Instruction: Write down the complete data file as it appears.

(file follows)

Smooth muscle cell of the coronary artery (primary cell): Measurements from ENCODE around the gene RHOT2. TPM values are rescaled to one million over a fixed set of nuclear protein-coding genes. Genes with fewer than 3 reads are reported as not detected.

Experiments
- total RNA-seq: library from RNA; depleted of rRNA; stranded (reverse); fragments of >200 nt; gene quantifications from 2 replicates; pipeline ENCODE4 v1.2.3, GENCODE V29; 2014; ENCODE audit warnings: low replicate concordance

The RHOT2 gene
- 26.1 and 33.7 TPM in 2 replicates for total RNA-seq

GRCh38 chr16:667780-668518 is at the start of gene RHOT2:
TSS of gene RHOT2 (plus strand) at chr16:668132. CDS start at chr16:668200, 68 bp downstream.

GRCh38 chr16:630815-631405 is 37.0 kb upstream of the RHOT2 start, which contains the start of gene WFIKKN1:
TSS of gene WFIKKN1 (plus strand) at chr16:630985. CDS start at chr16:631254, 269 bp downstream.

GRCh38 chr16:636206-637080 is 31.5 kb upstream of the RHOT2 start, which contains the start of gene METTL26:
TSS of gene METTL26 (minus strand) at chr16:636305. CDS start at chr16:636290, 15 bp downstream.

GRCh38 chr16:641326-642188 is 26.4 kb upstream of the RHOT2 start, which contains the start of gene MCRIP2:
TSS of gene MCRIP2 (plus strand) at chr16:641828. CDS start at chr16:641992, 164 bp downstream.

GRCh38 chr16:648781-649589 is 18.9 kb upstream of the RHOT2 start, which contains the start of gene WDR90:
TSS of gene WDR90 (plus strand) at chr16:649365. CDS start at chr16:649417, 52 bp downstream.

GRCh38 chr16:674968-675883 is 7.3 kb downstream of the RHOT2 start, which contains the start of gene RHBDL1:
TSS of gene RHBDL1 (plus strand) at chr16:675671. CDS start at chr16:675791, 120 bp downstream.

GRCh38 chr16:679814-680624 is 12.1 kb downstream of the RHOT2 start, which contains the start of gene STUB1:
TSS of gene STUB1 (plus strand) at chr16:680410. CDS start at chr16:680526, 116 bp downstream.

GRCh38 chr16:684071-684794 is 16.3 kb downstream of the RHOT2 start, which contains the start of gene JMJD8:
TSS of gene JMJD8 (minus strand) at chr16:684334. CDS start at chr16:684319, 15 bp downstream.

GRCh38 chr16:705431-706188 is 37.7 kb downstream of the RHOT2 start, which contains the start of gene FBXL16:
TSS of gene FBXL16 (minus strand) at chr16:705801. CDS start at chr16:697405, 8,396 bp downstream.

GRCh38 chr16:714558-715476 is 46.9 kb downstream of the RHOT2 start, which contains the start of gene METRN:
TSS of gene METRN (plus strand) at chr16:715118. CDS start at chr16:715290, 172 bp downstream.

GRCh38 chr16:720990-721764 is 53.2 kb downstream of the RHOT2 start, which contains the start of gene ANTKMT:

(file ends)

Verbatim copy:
Smooth muscle cell of the coronary artery (primary cell): Measurements from ENCODE around the gene RHOT2. TPM values are rescaled to one million over a fixed set of nuclear protein-coding genes. Genes with fewer than 3 reads are reported as not detected.

Experiments
- total RNA-seq: library from RNA; depleted of rRNA; stranded (reverse); fragments of >200 nt; gene quantifications from 2 replicates; pipeline ENCODE4 v1.2.3, GENCODE V29; 2014; ENCODE audit warnings: low replicate concordance

The RHOT2 gene
- 26.1 and 33.7 TPM in 2 replicates for total RNA-seq

GRCh38 chr16:667780-668518 is at the start of gene RHOT2:
TSS of gene RHOT2 (plus strand) at chr16:668132. CDS start at chr16:668200, 68 bp downstream.

GRCh38 chr16:630815-631405 is 37.0 kb upstream of the RHOT2 start, which contains the start of gene WFIKKN1:
TSS of gene WFIKKN1 (plus strand) at chr16:630985. CDS start at chr16:631254, 269 bp downstream.

GRCh38 chr16:636206-637080 is 31.5 kb upstream of the RHOT2 start, which contains the start of gene METTL26:
TSS of gene METTL26 (minus strand) at chr16:636305. CDS start at chr16:636290, 15 bp downstream.

GRCh38 chr16:641326-642188 is 26.4 kb upstream of the RHOT2 start, which contains the start of gene MCRIP2:
TSS of gene MCRIP2 (plus strand) at chr16:641828. CDS start at chr16:641992, 164 bp downstream.

GRCh38 chr16:648781-649589 is 18.9 kb upstream of the RHOT2 start, which contains the start of gene WDR90:
TSS of gene WDR90 (plus strand) at chr16:649365. CDS start at chr16:649417, 52 bp downstream.

GRCh38 chr16:674968-675883 is 7.3 kb downstream of the RHOT2 start, which contains the start of gene RHBDL1:
TSS of gene RHBDL1 (plus strand) at chr16:675671. CDS start at chr16:675791, 120 bp downstream.

GRCh38 chr16:679814-680624 is 12.1 kb downstream of the RHOT2 start, which contains the start of gene STUB1:
TSS of gene STUB1 (plus strand) at chr16:680410. CDS start at chr16:680526, 116 bp downstream.

GRCh38 chr16:684071-684794 is 16.3 kb downstream of the RHOT2 start, which contains the start of gene JMJD8:
TSS of gene JMJD8 (minus strand) at chr16:684334. CDS start at chr16:684319, 15 bp downstream.

GRCh38 chr16:705431-706188 is 37.7 kb downstream of the RHOT2 start, which contains the start of gene FBXL16:
TSS of gene FBXL16 (minus strand) at chr16:705801. CDS start at chr16:697405, 8,396 bp downstream.

GRCh38 chr16:714558-715476 is 46.9 kb downstream of the RHOT2 start, which contains the start of gene METRN:
TSS of gene METRN (plus strand) at chr16:715118. CDS start at chr16:715290, 172 bp downstream.

GRCh38 chr16:720990-721764 is 53.2 kb downstream of the RHOT2 start, which contains the start of gene ANTKMT: